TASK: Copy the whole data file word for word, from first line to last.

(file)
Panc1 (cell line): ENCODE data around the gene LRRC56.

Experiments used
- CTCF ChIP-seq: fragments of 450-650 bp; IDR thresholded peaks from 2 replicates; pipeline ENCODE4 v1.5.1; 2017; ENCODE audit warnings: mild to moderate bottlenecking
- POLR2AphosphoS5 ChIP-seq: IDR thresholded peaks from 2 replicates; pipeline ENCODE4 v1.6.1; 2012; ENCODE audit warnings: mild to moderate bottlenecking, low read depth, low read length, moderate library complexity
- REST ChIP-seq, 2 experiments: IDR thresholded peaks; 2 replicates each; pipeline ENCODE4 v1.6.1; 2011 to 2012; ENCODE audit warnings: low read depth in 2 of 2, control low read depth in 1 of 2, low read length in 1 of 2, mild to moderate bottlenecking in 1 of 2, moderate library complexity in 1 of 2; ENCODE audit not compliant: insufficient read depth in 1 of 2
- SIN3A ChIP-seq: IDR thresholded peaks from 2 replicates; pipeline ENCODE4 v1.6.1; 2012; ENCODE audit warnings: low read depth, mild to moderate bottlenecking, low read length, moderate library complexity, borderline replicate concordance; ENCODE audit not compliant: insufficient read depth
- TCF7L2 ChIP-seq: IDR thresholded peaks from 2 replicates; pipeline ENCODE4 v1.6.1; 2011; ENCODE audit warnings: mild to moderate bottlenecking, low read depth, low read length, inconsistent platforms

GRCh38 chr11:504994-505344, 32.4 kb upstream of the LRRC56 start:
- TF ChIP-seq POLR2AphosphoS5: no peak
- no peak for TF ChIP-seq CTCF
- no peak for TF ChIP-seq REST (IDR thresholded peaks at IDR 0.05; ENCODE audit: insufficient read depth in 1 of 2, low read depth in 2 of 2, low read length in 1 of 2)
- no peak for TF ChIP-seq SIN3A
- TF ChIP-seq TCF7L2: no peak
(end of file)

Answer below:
Panc1 (cell line): ENCODE data around the gene LRRC56.

Experiments used
- CTCF ChIP-seq: fragments of 450-650 bp; IDR thresholded peaks from 2 replicates; pipeline ENCODE4 v1.5.1; 2017; ENCODE audit warnings: mild to moderate bottlenecking
- POLR2AphosphoS5 ChIP-seq: IDR thresholded peaks from 2 replicates; pipeline ENCODE4 v1.6.1; 2012; ENCODE audit warnings: mild to moderate bottlenecking, low read depth, low read length, moderate library complexity
- REST ChIP-seq, 2 experiments: IDR thresholded peaks; 2 replicates each; pipeline ENCODE4 v1.6.1; 2011 to 2012; ENCODE audit warnings: low read depth in 2 of 2, control low read depth in 1 of 2, low read length in 1 of 2, mild to moderate bottlenecking in 1 of 2, moderate library complexity in 1 of 2; ENCODE audit not compliant: insufficient read depth in 1 of 2
- SIN3A ChIP-seq: IDR thresholded peaks from 2 replicates; pipeline ENCODE4 v1.6.1; 2012; ENCODE audit warnings: low read depth, mild to moderate bottlenecking, low read length, moderate library complexity, borderline replicate concordance; ENCODE audit not compliant: insufficient read depth
- TCF7L2 ChIP-seq: IDR thresholded peaks from 2 replicates; pipeline ENCODE4 v1.6.1; 2011; ENCODE audit warnings: mild to moderate bottlenecking, low read depth, low read length, inconsistent platforms

GRCh38 chr11:504994-505344, 32.4 kb upstream of the LRRC56 start:
- TF ChIP-seq POLR2AphosphoS5: no peak
- no peak for TF ChIP-seq CTCF
- no peak for TF ChIP-seq REST (IDR thresholded peaks at IDR 0.05; ENCODE audit: insufficient read depth in 1 of 2, low read depth in 2 of 2, low read length in 1 of 2)
- no peak for TF ChIP-seq SIN3A
- TF ChIP-seq TCF7L2: no peak